The Great Gildersleeve: Christmas 1942 (NBC, 1942)—Rushed to get the annual state of the water department report done by Christmas Eve, an exhausted Gildy (Harold Peary) collapses asleep at his desk and sleeps there through the night . . . haunted into the holiday anti-spirit by rapid-fire dreams of gift demands and a romantic misunderstanding. Marjorie: Lurene Tuttle. Leroy: Walter Tetley. Floyd: Arthur Q. Bryan. Birdie: Lillian Randolph. Hooker: Earle Ross. Leila: Shirley Mitchell. Peavey: Richard LeGrand. Announcer: Ken Carpenter. Music: Claude Sweeten Orchestra. Director: Cecil Underwood. Writer: John Whedon.
Texaco Star Theater with Fred Allen: Santa Claus Sits Down (CBS, 1942)—Effective reprise of a classic sketch first performed in 1937. Also includes a performance by Metropolitan Opera star Rise Stevens. With Portland Hoffa. The Texaco Workshop Players: John Brown, Parker Fennelly, Minerva Pious, Charles Cantor, Alan Reed. Announcer: Jimmy Wallington. Music: Al Goodman Orchestra, the Merry Macs. Writers: Fred Allen, Harry Tugend, possibly Herman Wouk.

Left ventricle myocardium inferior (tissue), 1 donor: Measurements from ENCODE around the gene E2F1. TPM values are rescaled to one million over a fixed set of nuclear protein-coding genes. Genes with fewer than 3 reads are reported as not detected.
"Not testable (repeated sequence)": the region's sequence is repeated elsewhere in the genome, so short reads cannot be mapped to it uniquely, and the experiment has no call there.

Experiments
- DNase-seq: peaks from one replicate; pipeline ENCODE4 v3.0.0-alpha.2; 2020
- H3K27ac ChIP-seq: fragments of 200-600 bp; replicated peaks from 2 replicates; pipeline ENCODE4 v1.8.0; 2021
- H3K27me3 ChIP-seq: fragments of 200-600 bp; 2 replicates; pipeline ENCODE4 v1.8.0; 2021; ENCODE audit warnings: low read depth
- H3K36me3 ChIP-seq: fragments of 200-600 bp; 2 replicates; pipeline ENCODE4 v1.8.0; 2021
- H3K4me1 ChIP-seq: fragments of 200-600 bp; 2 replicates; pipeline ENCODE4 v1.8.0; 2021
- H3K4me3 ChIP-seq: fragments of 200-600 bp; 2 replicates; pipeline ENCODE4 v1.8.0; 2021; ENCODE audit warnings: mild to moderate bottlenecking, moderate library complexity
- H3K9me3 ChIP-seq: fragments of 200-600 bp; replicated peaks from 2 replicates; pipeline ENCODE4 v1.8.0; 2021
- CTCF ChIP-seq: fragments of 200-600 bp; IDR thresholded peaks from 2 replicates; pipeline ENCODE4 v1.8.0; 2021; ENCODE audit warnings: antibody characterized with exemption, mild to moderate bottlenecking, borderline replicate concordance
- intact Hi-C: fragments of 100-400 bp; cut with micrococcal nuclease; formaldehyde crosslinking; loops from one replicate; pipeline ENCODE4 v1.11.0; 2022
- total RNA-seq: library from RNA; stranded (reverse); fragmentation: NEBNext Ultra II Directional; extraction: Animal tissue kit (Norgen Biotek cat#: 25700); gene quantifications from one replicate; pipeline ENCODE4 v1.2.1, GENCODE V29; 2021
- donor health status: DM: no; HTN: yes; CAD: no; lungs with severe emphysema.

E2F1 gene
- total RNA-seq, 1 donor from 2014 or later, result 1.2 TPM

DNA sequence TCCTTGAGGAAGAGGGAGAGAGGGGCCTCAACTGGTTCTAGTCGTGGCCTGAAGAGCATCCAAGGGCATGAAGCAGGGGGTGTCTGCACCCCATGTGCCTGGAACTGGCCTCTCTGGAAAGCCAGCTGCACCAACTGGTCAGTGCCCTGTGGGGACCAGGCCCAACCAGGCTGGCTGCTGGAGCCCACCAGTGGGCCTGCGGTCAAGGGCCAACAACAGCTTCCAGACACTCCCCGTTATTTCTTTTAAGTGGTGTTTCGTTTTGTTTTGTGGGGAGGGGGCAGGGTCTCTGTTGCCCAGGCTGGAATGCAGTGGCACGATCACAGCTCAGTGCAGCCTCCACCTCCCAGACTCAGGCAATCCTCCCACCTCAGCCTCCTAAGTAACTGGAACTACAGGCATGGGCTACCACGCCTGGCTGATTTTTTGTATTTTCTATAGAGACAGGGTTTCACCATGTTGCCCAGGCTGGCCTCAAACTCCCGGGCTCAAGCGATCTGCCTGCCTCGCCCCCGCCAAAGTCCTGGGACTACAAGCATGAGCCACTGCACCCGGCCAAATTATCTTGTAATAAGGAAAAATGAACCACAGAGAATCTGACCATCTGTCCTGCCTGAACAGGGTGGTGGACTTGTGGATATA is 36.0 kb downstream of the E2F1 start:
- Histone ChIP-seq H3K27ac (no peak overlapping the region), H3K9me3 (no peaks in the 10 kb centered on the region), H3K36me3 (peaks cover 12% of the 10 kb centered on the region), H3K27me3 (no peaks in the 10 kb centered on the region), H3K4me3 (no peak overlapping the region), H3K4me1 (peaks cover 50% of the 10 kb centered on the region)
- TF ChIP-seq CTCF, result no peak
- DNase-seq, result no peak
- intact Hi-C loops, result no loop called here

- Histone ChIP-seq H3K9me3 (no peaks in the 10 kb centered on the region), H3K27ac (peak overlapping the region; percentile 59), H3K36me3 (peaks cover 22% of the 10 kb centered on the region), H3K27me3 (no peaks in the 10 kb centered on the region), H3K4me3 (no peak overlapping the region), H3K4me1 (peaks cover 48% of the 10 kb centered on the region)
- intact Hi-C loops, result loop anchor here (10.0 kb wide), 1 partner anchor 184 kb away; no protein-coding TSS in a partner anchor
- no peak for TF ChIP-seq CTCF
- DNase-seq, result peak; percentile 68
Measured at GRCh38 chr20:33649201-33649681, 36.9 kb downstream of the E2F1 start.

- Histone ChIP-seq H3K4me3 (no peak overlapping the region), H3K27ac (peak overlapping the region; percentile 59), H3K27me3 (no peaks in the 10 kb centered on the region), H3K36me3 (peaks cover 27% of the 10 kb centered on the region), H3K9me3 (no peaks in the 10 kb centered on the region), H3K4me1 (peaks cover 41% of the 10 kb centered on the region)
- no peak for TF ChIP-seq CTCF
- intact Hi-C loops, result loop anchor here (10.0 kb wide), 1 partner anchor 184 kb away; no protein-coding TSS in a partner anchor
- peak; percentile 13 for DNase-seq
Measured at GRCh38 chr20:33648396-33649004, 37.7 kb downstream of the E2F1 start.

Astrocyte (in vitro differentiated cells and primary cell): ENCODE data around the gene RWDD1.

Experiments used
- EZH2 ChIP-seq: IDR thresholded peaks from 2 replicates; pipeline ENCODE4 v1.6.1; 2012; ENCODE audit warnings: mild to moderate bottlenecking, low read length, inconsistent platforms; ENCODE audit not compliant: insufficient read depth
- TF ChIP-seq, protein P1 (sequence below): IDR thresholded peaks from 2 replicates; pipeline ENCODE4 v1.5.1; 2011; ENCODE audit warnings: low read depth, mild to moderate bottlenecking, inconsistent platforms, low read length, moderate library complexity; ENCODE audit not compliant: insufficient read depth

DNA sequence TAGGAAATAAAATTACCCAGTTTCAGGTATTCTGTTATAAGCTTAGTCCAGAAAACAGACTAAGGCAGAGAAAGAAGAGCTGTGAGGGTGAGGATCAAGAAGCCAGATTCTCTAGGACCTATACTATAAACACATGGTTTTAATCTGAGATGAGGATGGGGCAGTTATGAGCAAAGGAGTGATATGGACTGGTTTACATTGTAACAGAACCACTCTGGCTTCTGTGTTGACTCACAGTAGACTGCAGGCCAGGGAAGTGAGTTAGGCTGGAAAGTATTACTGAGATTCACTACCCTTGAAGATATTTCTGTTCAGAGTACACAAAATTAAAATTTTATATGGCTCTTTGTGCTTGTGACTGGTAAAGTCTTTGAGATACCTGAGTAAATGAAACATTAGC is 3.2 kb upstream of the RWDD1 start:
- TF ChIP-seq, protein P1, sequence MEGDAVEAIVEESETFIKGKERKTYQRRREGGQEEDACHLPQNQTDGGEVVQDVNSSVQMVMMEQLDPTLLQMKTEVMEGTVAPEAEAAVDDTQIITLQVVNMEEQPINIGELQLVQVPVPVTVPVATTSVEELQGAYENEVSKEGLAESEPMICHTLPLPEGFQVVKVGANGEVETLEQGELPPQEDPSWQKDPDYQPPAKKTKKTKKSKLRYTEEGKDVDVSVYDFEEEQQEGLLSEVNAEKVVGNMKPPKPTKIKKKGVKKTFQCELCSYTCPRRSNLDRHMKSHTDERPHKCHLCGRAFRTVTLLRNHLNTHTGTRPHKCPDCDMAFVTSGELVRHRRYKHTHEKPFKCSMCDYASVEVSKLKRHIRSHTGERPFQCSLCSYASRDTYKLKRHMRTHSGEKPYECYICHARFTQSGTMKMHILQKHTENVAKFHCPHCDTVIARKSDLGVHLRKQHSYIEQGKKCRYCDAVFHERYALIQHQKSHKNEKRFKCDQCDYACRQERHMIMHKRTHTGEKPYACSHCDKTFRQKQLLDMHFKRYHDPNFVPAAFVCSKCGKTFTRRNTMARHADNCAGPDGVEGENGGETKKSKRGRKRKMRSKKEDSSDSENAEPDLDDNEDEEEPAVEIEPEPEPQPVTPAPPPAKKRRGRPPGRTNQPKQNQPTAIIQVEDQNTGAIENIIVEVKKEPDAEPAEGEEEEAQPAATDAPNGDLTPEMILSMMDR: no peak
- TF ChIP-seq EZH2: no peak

Fibber McGee & Molly: Best Christmas Decorations (NBC, 1949)—The Wistful Vista rivalries over the best-decorated Christmas house have gotten to the Squire of 79 Wistful Vista (Jim Jordan), who’s sparing no expense or item to do what he hasn’t done in two decades and win the friendly competition. Olie: Richard LeGrand. Customer: Herb Vigran. La Trivia: Gale Gordon. The Old-Timer: Bill Thompson. Marian Jordan (Molly) reprises her affecting lead (as Teeny) of “The Night Before Christmas.” Announcer: Harlow Wilcox. Music: Billy Mills Orchestra, the King’s Men, Ken Darby. Director: Max Hutto. Writers: Don Quinn, Phil Leslie.
Life with Luigi: Pasquale Takes Luigi’s Christmas Money (CBS, 1949)—Thinking Luigi (J. Carroll Naish) snubbed him on his Christmas list, Pasquale (Alan Reed) gets even by hiding Luigi’s money envelope—unaware that Luigi was saving it for his Christmas gift. Miss Spalding: Mary Shipp. Schultz: Hans Conreid. Rosa: Jody Gilbert. Horowitz: Joe Forte. Olsen: Ken Peters. Announcer: Bob Stevenson. Music: Lud Gluskin. Director: Mac Benoff. Writers: Mac Benoff, Lou Derman.